As a fanatic book reader, one would have thought I have known all about the Book of Kells for ages. However, what actually drew my attention towards it was a 2009 animated movie called The Secret of Kells. The story unravels around a gospel book in medieval Ireland, which allegedly had powers to change the life of anyone reading it ; it was called the Book of Kells.
The Book of Kells (or, as known in Irish, Leabhar Cheanannis) is an illuminated manuscript Gospel book written in Latin, containing the four Gospels of the New Testament . Its place of origin is not certain; it was created in a Columban monastery in either Britain or Ireland, created around 800 AD. What distincts it from other gospel books of its time is that it is considered a masterpiece of Western calligraphy. Its method of construction is impressive on its own: it was written on processed calfskin, which was time-consuming to prepare properly but made for an excellent writing surface. Of its entirety 680 pages have survived, and of them only two lack any form of artistic ornamentation. Nowadays, the Book of Kells is regarded as one of Ireland’s most important national treasures.
Nowadays the manuscript is on permanent display at Trinity College Library, Dublin. Besides being very well preserved, what is really important (and exciting) about this, is that the University’s Library has now announced that the Book of Kells in now available in its entirety in the Library’s Digital Collections online repository. According to its announcement, “The Book of Kells transparencies, originally captured by Faksimile Verlag, Lucerne, Switzerland in 1990, have recently been rescanned using state of the art imaging technology. These new digital images offer the most accurate high resolution images to date, providing an experience second only to viewing the book in person.” As if this piece of news wasn’t exciting enough, an iPad app of the Book has also been created and is available online, with added functionality.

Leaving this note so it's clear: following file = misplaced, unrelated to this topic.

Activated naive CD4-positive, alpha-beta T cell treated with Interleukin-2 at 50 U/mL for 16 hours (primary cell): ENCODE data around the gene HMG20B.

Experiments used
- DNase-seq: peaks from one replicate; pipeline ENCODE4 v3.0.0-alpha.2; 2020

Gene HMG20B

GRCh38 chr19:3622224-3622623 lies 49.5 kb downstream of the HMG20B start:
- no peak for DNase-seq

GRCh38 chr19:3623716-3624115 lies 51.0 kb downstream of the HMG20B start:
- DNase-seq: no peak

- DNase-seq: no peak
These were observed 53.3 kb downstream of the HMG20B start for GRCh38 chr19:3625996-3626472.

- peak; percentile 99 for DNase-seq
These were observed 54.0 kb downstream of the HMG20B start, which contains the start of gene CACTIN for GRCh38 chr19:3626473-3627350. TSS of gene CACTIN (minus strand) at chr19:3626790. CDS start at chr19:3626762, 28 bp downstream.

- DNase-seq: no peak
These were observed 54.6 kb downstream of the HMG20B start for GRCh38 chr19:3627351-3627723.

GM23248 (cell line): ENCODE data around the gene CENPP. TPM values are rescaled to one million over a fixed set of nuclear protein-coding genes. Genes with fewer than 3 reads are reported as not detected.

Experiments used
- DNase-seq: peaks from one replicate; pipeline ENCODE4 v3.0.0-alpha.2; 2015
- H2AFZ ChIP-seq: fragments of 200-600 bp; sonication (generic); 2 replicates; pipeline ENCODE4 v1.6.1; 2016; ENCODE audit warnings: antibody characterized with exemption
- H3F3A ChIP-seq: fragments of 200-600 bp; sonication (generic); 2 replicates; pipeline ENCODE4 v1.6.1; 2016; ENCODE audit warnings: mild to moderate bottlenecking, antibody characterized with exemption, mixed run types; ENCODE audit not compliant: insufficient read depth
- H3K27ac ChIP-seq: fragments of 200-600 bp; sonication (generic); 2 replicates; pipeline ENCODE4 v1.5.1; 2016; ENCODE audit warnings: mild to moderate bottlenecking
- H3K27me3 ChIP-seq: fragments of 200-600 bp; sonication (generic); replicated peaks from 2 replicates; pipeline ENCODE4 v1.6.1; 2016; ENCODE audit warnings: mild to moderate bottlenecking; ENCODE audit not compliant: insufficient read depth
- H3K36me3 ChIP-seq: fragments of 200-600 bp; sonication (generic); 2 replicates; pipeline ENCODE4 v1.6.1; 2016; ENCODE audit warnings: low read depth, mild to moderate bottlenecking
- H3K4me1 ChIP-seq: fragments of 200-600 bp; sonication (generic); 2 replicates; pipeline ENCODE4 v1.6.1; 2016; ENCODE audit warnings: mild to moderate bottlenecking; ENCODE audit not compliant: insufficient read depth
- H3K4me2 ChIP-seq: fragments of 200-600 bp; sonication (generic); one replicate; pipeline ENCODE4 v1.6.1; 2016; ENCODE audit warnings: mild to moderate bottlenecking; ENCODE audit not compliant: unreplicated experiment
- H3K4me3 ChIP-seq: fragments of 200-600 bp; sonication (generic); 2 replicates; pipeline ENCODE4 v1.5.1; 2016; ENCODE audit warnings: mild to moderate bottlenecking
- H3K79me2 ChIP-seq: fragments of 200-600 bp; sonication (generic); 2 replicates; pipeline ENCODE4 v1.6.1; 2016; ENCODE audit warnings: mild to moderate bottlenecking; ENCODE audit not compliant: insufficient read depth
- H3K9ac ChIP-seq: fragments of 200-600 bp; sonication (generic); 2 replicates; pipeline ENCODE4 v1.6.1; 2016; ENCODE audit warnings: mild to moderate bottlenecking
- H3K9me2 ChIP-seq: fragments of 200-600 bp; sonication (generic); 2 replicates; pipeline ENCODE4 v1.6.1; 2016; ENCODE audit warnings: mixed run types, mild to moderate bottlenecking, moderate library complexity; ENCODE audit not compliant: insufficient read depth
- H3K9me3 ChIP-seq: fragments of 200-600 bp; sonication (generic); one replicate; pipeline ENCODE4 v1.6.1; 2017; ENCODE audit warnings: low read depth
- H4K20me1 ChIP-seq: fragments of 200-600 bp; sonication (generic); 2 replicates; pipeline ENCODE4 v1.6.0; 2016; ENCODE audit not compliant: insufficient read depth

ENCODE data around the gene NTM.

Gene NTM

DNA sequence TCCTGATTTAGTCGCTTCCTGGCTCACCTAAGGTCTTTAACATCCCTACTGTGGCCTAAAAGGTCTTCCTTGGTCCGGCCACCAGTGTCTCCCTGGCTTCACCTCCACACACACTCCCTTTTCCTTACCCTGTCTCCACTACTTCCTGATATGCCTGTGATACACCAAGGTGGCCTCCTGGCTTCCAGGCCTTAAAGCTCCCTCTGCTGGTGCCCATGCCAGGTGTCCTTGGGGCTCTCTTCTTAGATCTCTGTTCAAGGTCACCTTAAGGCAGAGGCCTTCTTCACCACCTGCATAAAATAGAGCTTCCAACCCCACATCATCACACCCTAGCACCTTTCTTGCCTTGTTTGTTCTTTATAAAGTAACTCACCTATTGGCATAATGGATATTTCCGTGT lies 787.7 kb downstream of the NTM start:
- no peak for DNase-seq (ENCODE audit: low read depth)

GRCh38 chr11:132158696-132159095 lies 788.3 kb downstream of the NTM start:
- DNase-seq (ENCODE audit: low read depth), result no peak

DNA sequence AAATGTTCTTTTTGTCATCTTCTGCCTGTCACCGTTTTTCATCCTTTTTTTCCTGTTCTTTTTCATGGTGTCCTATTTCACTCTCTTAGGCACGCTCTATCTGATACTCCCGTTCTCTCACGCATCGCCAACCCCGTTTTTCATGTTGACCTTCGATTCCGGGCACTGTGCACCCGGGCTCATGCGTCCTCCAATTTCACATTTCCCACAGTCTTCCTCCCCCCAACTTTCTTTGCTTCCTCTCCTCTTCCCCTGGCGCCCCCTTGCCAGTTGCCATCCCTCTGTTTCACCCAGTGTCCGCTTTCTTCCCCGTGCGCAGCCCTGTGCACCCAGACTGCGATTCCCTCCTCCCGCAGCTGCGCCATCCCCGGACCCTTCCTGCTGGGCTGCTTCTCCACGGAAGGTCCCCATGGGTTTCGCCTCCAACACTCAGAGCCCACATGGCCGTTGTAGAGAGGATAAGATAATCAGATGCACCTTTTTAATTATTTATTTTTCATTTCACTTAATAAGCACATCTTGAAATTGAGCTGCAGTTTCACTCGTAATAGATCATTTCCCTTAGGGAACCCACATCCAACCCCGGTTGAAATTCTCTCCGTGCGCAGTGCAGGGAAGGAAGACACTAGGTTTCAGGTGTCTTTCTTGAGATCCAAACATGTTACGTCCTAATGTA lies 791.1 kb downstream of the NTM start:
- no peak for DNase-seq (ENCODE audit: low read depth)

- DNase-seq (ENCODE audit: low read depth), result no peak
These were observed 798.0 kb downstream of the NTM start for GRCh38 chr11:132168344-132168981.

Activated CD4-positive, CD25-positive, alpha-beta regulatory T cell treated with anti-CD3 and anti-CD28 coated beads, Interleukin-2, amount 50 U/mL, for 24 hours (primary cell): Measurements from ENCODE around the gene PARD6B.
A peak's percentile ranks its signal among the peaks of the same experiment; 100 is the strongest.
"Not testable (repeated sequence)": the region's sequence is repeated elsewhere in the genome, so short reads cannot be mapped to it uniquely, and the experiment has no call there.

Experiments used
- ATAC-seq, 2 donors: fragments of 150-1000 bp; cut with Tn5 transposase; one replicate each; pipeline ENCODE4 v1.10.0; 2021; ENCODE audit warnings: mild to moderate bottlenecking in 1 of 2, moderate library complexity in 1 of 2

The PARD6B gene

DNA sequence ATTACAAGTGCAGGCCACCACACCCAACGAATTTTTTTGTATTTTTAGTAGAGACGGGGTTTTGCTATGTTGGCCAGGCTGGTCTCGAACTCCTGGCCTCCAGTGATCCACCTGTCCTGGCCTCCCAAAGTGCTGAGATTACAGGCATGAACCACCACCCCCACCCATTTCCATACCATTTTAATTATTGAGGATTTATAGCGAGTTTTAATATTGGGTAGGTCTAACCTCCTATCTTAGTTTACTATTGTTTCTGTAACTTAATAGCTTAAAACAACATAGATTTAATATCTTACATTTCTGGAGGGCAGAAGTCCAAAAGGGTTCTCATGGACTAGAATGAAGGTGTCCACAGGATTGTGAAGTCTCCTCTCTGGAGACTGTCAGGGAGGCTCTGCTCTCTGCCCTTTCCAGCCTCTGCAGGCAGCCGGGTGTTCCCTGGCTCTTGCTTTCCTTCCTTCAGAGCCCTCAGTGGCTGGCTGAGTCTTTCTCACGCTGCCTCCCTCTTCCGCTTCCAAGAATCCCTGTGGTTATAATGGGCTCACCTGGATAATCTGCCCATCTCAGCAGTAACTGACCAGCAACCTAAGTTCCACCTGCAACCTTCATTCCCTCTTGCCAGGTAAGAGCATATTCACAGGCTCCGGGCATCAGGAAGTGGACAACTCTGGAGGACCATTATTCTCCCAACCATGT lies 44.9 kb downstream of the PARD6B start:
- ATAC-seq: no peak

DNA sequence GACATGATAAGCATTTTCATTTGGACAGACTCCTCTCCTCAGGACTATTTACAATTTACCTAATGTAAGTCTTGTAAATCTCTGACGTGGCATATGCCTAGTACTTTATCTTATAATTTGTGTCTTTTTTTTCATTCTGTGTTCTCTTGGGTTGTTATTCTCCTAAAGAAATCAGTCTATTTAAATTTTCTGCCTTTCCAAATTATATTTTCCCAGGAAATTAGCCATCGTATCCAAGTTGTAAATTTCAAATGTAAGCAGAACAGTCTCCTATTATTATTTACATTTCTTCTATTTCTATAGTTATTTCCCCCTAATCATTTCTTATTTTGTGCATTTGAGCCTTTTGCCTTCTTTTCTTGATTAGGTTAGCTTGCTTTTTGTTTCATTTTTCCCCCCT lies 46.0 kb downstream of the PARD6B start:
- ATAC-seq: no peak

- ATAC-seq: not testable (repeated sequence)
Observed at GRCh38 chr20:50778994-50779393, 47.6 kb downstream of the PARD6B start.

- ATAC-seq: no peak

For anyone interested to learn more about this treasure, the Library of Trinity College of Dublin is an excellent source of information, and it is also the place to download the app or vie the book online. For any of you that is interested in both books and travelling, if by any chance you find yourselves travelling to Munich, Germany, I highly suggest you take a visit to the Deutsches Museum, where you can find a detailed exhibit about the Book of Kells, along with a (newly) printed version of it – I guarantee you won’t regret the visit!
The Book of Kells as exhibited in Deutsches Museum, Munich